Heparin sodium can also promote the release of endothelium-bound tissue factor through the inhibitor (TFPI), which binds to factor Xa and inactivates Xa to form the TFPI/factor Xa complex, in which TFPI then inactivates the tissue factor-bound factor Ⅶ A.
The Heparins Manufacturer say that in this way heparin inhibits the formation of thrombus caused by endothelial injury and atheromatous plaque rupture, which may be the main mechanism by which heparin drugs prevent thrombus formation.
The anticoagulant activity and eradication rate of heparin sodium were affected by the chain length. The higher molecular weight fragments were removed from the circulation faster than the lower molecular weight fragments, which increased the accumulation of the lower molecular weight fragments and decreased the anti-IIA/Xa ratio.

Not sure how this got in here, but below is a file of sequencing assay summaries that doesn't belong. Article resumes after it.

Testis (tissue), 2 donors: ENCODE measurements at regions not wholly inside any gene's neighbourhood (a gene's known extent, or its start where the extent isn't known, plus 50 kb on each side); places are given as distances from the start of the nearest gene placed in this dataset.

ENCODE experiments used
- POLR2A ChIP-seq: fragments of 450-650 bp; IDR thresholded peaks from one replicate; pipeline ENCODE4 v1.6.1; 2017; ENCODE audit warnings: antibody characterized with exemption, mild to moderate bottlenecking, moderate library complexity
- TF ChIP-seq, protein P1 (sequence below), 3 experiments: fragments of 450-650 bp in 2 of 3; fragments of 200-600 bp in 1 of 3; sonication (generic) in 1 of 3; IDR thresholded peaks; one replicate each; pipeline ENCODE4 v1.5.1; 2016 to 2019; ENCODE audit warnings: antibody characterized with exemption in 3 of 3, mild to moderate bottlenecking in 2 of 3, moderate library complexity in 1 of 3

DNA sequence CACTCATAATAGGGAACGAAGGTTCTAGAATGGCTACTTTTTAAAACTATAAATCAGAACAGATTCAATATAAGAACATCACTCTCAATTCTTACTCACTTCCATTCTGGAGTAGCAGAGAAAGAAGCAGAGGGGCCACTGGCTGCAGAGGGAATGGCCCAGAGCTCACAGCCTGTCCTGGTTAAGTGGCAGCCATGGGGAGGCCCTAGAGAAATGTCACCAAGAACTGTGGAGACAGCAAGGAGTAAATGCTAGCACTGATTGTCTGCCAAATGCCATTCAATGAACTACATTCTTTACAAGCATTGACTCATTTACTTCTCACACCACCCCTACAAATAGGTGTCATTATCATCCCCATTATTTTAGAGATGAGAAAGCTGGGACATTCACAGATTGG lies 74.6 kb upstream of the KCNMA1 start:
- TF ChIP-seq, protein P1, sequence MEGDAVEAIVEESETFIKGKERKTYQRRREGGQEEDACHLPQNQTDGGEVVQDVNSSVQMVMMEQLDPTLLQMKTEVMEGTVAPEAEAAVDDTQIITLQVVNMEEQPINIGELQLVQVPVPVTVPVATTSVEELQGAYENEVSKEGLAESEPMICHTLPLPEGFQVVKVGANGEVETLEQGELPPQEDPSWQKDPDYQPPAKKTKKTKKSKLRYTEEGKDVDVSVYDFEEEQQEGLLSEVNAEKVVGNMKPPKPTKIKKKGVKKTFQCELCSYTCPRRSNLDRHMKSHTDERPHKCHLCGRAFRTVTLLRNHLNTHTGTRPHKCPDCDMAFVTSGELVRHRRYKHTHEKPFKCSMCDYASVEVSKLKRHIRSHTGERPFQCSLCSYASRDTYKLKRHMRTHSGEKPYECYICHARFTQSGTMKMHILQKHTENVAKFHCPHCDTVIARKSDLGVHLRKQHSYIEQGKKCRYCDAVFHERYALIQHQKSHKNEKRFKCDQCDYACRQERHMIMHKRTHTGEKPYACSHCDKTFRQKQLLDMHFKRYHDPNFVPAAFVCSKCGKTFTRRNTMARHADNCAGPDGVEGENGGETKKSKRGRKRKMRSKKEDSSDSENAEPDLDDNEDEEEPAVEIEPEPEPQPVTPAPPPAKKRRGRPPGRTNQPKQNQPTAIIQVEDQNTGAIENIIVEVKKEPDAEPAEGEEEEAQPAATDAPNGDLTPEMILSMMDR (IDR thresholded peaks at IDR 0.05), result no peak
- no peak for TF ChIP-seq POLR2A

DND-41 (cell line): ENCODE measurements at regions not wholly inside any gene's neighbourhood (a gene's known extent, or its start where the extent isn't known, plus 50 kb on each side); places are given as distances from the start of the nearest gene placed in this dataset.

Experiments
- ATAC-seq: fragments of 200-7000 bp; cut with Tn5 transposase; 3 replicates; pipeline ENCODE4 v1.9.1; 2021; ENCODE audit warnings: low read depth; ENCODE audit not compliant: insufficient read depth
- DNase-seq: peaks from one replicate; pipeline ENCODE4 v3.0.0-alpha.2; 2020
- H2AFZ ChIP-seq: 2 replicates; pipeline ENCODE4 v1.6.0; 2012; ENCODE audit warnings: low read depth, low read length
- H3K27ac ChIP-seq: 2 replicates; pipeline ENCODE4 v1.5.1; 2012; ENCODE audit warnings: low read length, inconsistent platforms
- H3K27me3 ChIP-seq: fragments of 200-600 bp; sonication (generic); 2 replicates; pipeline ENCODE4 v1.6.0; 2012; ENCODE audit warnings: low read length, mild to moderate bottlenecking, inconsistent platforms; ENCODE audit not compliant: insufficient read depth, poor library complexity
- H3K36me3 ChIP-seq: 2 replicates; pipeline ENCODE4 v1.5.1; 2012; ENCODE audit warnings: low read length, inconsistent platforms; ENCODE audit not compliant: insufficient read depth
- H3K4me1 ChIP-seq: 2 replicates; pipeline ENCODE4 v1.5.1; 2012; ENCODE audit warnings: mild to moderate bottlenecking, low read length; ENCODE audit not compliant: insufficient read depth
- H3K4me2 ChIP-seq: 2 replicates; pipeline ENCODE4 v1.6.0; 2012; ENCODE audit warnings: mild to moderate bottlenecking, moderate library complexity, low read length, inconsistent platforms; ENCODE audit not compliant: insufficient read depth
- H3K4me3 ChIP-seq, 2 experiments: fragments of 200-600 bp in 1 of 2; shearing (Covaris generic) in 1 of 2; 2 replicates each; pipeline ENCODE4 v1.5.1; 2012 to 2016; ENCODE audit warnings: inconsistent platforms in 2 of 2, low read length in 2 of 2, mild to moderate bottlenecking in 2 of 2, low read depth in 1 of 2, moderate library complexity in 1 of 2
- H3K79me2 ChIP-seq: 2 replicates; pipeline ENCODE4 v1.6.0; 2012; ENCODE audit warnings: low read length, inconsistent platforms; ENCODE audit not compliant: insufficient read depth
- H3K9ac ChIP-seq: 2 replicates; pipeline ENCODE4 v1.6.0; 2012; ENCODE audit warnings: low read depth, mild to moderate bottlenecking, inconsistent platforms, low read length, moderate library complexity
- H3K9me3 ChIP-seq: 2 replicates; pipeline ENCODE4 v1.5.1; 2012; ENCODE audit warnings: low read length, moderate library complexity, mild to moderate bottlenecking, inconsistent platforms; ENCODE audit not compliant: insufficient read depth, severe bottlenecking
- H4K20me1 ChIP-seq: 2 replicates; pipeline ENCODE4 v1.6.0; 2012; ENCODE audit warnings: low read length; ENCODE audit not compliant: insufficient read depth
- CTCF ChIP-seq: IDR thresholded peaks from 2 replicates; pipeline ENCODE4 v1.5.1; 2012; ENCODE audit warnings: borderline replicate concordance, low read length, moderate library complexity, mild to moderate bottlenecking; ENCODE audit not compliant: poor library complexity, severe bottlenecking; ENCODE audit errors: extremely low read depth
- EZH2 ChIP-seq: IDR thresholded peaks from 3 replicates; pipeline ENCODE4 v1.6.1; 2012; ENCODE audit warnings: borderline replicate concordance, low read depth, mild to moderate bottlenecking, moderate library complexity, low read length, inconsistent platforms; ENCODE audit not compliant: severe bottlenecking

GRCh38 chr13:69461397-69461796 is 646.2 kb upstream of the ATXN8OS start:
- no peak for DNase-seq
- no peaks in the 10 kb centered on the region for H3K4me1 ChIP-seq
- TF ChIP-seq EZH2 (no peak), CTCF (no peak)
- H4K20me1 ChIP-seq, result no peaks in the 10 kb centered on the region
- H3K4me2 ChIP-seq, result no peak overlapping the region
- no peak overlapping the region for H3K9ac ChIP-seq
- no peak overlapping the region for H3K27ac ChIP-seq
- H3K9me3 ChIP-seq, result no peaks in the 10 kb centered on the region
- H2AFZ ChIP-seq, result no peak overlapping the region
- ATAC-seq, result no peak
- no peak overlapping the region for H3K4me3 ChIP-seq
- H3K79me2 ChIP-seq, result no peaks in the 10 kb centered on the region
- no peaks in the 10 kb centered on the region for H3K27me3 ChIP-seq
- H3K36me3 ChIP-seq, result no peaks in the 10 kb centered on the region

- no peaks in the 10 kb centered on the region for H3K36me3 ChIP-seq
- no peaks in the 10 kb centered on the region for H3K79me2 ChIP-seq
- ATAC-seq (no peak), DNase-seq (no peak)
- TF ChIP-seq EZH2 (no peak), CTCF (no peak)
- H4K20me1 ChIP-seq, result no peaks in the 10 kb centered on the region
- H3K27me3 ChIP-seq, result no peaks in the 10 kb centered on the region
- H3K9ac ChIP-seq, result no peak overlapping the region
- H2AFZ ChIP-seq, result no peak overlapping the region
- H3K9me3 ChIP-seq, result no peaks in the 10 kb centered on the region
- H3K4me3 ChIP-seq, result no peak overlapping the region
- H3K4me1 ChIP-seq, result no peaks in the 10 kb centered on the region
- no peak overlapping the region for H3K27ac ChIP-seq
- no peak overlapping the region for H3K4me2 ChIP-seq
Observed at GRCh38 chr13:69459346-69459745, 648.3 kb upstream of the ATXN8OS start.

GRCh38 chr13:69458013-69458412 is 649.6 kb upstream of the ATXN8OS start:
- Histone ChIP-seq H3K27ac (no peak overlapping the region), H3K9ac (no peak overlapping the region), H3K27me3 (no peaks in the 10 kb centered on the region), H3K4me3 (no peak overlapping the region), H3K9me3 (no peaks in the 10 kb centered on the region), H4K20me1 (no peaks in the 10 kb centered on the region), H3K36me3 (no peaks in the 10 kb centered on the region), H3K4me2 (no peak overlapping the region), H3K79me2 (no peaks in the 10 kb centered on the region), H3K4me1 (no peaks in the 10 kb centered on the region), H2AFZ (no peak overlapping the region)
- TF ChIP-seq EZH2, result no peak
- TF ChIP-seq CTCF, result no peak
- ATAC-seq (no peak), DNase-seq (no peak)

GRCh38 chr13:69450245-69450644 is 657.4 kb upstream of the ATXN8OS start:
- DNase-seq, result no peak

In vitro, heparin sodium binds to its own platelets, inducing or suppressing platelet aggregation, depending on the development of the study.
Heparin sodium activates heparin cofactor II and directly inactivates coagulation factor IIA. This effect is charge dependent, independent of the pentose structure, and requires higher heparin sodium concentration. Heparin sodium cofactor II mediated inactivation of factor IIA is also relative molecular weight dependent, requiring at least 24 sugar units (relative molecular weight over 7200). This mechanism of heparin sodium may play a role in severe AT deficiency.